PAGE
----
When ‘Brian’s’, our local chippy, served its last cod, chips and mushy peas, the community (well, our house) went into deep shock. Friday nights queuing out into the street with the rest of the neighbourhood wouldn’t be the same. The experience of lifting the kids up to admire the photos on the walls of Brian holding huge Carp caught on his holidays in Spain and Ireland, dismissed to folklore. To make the situation worse, the shop was to become yet another Chinese take away.
Here we have a microcosm of any change process. In a community of many disparate souls united around their routine of Friday night feasting there was disarray; ‘but this is the way we do it round here’. Only traditional fish supper will do the job. Our minds are set.
They are of course set by the ‘us’ under the influence of our family, friends and neighbours. We talk endlessly of tradition, our way of life. We tell stories of the good old days when Brian used the Daily Mail to wrap our chips. How, at one time, you could turn up with a plate and get a Sunday lunch with cabbage. The stories we told got more outraged and outrageous (I don’t remember the cabbage; I’m sure there was only mushy peas and curry sauce myself, but I went along with it). Pensioners, students, professionals, children, families, even whole streets were as one, steadfastly in support of our mindset.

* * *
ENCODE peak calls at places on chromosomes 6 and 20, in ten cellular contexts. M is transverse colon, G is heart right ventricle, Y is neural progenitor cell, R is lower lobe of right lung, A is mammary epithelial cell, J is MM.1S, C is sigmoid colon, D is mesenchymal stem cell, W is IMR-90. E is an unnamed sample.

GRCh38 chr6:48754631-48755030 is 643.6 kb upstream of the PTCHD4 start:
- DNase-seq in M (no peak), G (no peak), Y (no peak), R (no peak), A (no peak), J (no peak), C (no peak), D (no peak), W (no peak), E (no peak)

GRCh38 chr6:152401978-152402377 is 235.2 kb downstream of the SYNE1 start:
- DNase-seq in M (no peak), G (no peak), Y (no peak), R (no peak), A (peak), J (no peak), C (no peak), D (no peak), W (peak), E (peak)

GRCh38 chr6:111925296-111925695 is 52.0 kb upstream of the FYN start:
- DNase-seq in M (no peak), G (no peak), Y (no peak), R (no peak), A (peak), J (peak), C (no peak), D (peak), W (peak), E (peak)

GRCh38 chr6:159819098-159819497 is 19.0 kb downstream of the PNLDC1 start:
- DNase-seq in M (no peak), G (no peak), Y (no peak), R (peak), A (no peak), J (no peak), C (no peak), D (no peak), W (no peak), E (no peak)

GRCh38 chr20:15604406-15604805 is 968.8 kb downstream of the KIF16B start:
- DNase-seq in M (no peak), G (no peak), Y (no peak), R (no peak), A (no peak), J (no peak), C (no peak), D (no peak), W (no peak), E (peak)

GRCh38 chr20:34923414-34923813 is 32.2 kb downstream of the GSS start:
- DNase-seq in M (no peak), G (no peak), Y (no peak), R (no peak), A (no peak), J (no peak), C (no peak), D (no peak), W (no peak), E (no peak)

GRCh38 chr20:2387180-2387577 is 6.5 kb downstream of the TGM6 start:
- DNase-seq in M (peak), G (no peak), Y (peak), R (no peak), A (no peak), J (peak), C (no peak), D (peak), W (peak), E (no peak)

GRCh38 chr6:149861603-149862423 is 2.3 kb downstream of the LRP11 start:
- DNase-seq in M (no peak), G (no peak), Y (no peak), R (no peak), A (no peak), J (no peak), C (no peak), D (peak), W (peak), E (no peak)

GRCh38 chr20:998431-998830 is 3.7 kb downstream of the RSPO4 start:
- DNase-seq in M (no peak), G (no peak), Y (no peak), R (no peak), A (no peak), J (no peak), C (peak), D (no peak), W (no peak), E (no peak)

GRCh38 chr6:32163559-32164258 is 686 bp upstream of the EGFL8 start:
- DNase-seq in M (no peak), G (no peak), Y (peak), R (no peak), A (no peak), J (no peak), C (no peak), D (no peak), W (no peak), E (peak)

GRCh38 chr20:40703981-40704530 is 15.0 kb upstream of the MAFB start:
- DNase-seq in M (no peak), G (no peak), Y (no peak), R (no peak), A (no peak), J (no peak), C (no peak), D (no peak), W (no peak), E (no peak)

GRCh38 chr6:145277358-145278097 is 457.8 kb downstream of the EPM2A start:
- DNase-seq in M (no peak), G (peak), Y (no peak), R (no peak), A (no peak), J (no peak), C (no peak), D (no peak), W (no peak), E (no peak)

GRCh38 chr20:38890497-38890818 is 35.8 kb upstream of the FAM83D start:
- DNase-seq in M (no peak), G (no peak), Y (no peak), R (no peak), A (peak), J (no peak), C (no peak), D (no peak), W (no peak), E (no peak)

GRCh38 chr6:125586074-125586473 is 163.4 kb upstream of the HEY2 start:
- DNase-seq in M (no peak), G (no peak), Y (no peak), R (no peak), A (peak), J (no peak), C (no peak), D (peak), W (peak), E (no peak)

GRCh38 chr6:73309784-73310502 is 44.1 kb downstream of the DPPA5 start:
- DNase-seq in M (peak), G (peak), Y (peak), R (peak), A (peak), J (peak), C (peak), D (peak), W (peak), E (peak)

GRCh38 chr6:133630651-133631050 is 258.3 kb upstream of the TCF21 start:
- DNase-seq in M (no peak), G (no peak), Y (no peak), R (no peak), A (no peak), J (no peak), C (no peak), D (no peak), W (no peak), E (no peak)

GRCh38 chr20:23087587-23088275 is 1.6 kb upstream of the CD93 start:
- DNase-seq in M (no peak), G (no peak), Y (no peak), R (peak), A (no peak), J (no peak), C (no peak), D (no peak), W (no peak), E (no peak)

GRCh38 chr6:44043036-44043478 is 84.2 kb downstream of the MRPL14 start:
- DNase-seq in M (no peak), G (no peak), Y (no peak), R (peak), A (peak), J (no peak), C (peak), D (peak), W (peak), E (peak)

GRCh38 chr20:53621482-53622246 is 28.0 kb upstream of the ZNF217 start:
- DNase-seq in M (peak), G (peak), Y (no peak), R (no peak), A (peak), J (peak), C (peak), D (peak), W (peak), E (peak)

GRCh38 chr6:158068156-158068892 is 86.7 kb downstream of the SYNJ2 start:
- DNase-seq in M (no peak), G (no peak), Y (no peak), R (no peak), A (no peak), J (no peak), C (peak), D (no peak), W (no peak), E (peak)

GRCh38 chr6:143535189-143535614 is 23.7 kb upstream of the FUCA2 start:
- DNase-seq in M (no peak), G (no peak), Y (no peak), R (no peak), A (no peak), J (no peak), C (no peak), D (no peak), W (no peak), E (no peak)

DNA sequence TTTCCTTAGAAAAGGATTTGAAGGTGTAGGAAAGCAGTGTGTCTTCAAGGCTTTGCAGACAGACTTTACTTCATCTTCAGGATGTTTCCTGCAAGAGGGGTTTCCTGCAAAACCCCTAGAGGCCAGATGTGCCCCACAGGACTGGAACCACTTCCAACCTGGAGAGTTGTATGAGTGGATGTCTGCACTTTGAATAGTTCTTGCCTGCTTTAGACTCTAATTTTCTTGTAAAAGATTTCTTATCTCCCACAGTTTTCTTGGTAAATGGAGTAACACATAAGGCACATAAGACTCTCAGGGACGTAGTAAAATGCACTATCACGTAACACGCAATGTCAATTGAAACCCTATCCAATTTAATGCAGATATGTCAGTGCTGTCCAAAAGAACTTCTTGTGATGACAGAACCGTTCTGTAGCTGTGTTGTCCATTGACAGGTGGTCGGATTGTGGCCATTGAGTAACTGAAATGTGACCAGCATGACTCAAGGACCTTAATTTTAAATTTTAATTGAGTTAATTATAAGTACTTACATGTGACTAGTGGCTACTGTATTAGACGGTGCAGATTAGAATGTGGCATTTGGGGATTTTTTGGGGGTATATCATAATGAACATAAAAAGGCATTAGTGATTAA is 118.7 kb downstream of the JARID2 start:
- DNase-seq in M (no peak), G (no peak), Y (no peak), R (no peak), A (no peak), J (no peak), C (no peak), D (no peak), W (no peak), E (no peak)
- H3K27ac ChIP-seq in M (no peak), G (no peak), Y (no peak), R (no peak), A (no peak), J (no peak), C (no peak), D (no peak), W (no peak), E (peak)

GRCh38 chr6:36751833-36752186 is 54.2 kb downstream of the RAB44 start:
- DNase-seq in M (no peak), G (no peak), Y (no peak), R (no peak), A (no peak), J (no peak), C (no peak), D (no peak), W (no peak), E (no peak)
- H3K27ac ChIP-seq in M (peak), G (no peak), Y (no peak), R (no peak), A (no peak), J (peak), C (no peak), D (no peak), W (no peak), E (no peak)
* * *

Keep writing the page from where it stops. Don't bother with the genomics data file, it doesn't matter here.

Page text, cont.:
Mindset rule 1: Mindset is always subjectively created
Mindset rule 2: The creator is the individual themselves
‘Wok this Way’ duly opened. To start with only the local student population could bring themselves to visit. However, they were soon joined (the following week in fact) by the rest of us. The spectacle of the photos was replaced by a state of the art kitchen where the assembled throng queuing in the street could watch through the window, two Chinese Chefs ‘wokking’ away. Steam, smoke and the occasional flame had us gasping like a crowd on Bonfire night. Pure theatre – and fine Chow Mien! A new story; a new Mindset.